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J. MAARTEN TROOST is the author of Getting Stoned with Savages and The Sex Lives of Cannibals. His essays have appeared in the Atlantic Monthly, the Washington Post, and the Prague Post. He spent two years in Kiribati in the Equatorial Pacific and upon his return was hired as a consultant by the World Bank. After several years in Fiji and Vanuatu, he recently relocated to the U.S. and now lives with his wife and two sons in California.
There are two kinds of people roaming the far fringes of the world: Mormon missionaries and Chinese businessmen. I know this because for a long while I lived off the map, flitting from island to island in the South Pacific, and invariably, just as I arrived at what surely was the ends of the earth, I would soon find myself in the company of Elder Ryan and Elder Leviticus, twenty year old kids from suburban Provo, who faced the challenging task of convincing islanders that they were not native islanders at all, but lost Israelites. Not just lost Israelites mind you, but lost and wicked Israelites. One would think that this would be a hard thing to convince people of, but the Mormons are persistent and today they can be found on even the most remote of islands. On Onotoa, an atoll of trifling size in the southern Gilbert group, and about as far as one can be on this planet without quite leaving it, I was startled to discover two Mormon missionaries, wearing their customary black pants and white short-sleeved dress shirts, complete with name tags, biking up and down the island's lonesome dirt path, searching for wayward souls to rescue. I also found them in Tonga, on the arresting islets of Vava'u, and even in the rugged hills of Vanuatu. Whenever I encountered them, I immediately reached for a dose of caffeine, nicotine, or alcohol, something to demonstrate that conversion was a hopeless cause with me, and soon they were on their way, hustling errant Israelites.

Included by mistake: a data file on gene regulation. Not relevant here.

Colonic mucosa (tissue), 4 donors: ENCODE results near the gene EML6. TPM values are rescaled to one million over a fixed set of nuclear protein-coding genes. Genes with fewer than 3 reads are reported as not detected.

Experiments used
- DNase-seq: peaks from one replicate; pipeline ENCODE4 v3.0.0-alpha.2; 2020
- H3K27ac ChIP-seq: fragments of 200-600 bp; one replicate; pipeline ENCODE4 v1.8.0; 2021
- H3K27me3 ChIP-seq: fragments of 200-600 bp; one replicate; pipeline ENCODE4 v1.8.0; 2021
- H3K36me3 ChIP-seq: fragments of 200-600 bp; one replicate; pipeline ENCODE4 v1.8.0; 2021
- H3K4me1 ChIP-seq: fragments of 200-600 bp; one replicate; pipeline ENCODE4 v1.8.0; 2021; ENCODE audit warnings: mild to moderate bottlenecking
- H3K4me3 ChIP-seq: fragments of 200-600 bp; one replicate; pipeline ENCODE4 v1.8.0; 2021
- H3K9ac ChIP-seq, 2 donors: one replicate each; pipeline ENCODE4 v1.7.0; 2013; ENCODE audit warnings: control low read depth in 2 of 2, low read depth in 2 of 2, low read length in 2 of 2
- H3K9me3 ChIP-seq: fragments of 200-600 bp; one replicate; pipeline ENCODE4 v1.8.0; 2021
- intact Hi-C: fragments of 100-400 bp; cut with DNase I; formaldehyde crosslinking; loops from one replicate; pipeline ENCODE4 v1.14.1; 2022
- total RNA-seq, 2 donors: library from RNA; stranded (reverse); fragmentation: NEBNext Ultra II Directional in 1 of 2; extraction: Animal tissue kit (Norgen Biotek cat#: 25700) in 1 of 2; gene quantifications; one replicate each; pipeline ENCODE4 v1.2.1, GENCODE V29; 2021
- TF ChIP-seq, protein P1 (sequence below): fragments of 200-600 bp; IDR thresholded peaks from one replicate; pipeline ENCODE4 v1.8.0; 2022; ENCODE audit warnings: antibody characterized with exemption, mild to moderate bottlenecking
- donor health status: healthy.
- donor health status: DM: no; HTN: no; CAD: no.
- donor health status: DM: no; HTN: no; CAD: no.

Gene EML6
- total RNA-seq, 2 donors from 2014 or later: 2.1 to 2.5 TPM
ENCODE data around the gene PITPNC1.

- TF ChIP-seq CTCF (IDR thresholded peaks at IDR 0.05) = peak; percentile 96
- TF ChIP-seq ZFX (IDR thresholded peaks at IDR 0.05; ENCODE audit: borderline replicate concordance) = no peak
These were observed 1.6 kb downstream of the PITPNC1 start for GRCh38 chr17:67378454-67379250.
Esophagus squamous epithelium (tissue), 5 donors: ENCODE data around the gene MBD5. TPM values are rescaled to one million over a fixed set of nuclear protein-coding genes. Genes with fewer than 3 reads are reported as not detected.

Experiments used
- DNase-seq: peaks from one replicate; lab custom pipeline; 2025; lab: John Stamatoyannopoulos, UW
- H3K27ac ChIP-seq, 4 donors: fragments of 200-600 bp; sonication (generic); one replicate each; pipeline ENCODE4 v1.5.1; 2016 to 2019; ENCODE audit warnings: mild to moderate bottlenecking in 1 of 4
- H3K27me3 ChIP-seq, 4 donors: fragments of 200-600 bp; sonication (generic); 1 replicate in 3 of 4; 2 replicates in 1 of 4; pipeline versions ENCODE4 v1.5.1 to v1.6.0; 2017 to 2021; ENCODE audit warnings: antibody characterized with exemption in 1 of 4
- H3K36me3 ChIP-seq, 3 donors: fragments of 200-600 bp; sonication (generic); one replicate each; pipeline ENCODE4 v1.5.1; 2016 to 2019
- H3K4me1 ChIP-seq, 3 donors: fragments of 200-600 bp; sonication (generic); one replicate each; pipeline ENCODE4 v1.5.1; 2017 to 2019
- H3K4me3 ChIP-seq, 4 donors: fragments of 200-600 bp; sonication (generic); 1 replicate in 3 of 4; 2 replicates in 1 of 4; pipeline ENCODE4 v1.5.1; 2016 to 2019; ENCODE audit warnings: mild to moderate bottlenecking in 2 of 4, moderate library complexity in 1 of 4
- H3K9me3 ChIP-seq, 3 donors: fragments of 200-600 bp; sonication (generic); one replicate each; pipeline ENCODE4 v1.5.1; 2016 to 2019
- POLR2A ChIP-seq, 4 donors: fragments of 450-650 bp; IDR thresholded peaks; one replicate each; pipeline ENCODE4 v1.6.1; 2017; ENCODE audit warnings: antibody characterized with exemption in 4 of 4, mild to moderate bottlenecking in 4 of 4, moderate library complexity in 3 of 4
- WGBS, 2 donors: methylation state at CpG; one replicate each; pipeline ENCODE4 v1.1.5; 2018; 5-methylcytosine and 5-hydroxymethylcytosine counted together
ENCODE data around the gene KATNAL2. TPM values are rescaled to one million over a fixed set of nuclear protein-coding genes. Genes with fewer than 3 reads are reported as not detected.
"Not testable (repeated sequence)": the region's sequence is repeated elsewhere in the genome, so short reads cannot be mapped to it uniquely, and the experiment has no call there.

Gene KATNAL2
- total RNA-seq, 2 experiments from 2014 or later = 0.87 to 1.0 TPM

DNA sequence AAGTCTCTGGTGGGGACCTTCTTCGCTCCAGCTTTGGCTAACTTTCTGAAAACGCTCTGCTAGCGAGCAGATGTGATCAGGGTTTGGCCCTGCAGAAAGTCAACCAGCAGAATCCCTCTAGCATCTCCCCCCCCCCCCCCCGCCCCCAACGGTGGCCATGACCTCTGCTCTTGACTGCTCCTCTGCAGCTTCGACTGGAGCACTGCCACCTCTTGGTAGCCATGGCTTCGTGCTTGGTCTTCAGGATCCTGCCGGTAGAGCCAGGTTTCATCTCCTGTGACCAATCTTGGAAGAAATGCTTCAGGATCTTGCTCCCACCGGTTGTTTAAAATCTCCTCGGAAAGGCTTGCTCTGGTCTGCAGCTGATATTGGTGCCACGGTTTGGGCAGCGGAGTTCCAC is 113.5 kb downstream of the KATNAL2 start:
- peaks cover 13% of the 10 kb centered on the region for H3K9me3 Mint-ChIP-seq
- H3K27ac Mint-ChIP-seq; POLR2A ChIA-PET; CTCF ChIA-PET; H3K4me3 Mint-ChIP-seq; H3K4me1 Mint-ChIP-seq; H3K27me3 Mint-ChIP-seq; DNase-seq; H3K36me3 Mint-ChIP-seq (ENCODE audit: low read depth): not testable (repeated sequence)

Eventually, I grew accustomed to their presence. Missionaries, after all, have long been found in the world's most distant corners. Where else would one find a tribe of lost and forgotten Hebrews? But as one year on the far side of the world passed into another, and then another, and another, until it seemed likely that my time on the islands would outlast Robinson Crusoe's, I began to notice a different visitor--the Chinese businessman.
This, frankly, surprised me to no end, possibly because news travels slowly on the coconut wireless. No doubt in other parts of the world the presence of Chinese businessmen--Capitalists!--would elicit nary a reaction. Mao Zedong had been dead for thirty years. China had moved on, changed, adapted, and eventually become the world's factory. But if you live on an island where prices are still quoted in pigs, and where the news of the day is likely to involve two chiefs disputing each other's lineage, you might not know this. You might, in fact, still believe that the Chinese peddle ancient black bicycles to their designated work unit, which is part of a cadre, though you're not quite sure what a cadre is. When you envision China you might imagine factory workers, each waving a Little Red Book, marching in sync past enormous portraits of the Heroes of the Revolution. You can almost hear the loudspeakers, the voices exhorting the proletariat to strive ever further, so that the goals of the Five Year Plan are attained. You can imagine little children, all wearing red handkerchiefs around their necks, learning to despise imperialist dogs and debauched class enemies. This is what happens when you live in a place far, far away, thousands of miles from a continent. Nothing ever changes on an island, and you assume that the continental world too has resolved to cease spinning. But it hasn't, of course, and one day you discover that you're sharing an odd, faraway island with a businessman from China.
Consider Onotoa, an atoll in the southern Gilbert Islands. Go on. Take out the atlas. You can't find it, can you? This is because it is a mere speck of an island, not more than a hundred yards across. If you were a tribe of ancient, wicked Israelites with a pressing need to disappear, you could not do better than to set forth for Onotoa. It wasn't until a whaling ship alighted upon the island in 1826 that the outside world was made to learn of its existence, a fact that was quickly and thoroughly forgotten by all.
Excerpted from Lost on Planet China: Or How I Learned to Love Live Squid by J. Maarten Troost
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